We are using 2 DigitalOcean droplets with Ubuntu 22.04 16GB 4cpu, one with MariaDB Server 10.11 and another acting as a client.

The benchmark uses OpenJDK's JMH, to execute 100 queries with a pool of 16 connections, either using virtual threads and "platform" threads (platform threads is the new name for Java-wrapped OS threads).

The benchmark runs different types of queries:

  • "SELECT 1" to test for minimal result-set
  • "DO 1" to test commands that have small results, like insert commands without having a database doing real inserts.
  • SELECT one row with 100 integer fields
  • SELECT 1000 rows of one integer field

The benchmark source code is available on GitHub and is rather straightforward. Here's an example using the "SELECT 1" command:

public void Select1Platform(MyState state, Blackhole blackHole) throws InterruptedException {
    try (var executor = Executors.newCachedThreadPool()) {
        executeSelect1(state, executor, blackHole);

public void Select1Virtual(MyState state, Blackhole blackHole) throws InterruptedException {
    try (var executor = Executors.newVirtualThreadPerTaskExecutor()) {
        executeSelect1(state, executor, blackHole);

private void executeSelect1(MyState state, ExecutorService executor, Blackhole blackHole) throws InterruptedException {
    IntStream.range(0, state.numberOfTasks).forEach(i -> executor.submit(() -> {
        try (var conn = state.pool.getConnection()) {
            try (Statement stmt = conn.createStatement()) {
                try (ResultSet rs = stmt.executeQuery("select 1")) {
        } catch (SQLException e) {
            throw new RuntimeException(e);
    executor.awaitTermination(1, TimeUnit.MINUTES);

Notice how platform threads are created and used (pool) vs how virtual threads are (no pool).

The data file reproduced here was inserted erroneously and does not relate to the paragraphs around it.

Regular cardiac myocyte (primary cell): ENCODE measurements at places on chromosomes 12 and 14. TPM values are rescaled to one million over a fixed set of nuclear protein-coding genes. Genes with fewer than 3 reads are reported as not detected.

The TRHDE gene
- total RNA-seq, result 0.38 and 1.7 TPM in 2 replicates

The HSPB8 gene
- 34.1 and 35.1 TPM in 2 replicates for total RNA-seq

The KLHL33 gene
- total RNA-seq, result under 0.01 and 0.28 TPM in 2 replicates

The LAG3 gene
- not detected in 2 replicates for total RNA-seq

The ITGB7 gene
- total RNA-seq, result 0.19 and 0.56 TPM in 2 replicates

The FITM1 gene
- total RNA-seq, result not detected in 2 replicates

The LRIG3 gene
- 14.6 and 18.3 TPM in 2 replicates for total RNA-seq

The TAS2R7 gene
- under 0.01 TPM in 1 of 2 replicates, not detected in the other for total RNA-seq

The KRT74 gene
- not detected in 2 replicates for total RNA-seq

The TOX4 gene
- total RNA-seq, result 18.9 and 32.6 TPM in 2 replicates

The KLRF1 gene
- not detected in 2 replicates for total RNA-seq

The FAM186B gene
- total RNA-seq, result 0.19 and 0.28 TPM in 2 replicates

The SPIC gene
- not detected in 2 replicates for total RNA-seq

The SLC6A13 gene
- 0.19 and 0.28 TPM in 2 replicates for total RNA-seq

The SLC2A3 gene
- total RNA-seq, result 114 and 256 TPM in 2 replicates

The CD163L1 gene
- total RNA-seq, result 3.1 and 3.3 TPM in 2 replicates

Here are the benchmark results:

As expected, virtual threads permit way more operations per second.

To be fair, results using the platform pool of threads can perform better: I've run this test with different pool sizes, to see if the results differ. The best performance using platform threads was achieved when pool has 4 connections:

When using platform threads, having a smaller pool (4 connections vs 16) avoids context switching making performance better. Expectations when dealing with virtual threads are more natural: context switching for virtual threads is way less costly, so having more connections to pool just permits executing more queries simultaneously.

I've run the benchmark using 16 connections with the MySQL connector too, for the MySQL Connector the performance difference wasn't that big:

Virtual threads are incredible but still have some limitations. For example there's a limitation named 'pinning'—making a virtual thread blocking like a platform thread (tip: pinning can be logged using the Java option -Djdk.tracePinnedThreads=full). At the time of writing, the MySQL connector still makes intensive use of synchronized methods, making it susceptible to issues related to pinning. This explains the difference between the performance of the MariaDB connector and MySQL's connector.

R2DBC comparison

While at it, here is the benchmark achieved comparing a platform/virtual threads with JDBC connector and MariaDB R2DBC connector. (Results differ to the previous one, because this was run on 2 others machines with different ping)

R2DBC is a non-blocking connector based on specifications that differ from JDBC. This benchmark confirms that R2DBC presents a huge improvement compared to traditional threads. The main advantage of R2DBC is that it can already be used with frameworks like Spring Data R2DBC, but in terms of performance, virtual threads dethrone R2DBC.


Virtual threads promise better performance, specifically around I/O limitations. Goal achieved.

R2DBC is still in competition for now, because lots of frameworks still use synchronized methods, but that is improving as time passes and since dealing with sync code is way more maintainable, I really think virtual threads are the future.

Another point is correct pool sizing. This has always been a pain to configure. At some point, using more connections only results in less operations per second due to context switching. Using virtual threads changes this for the better.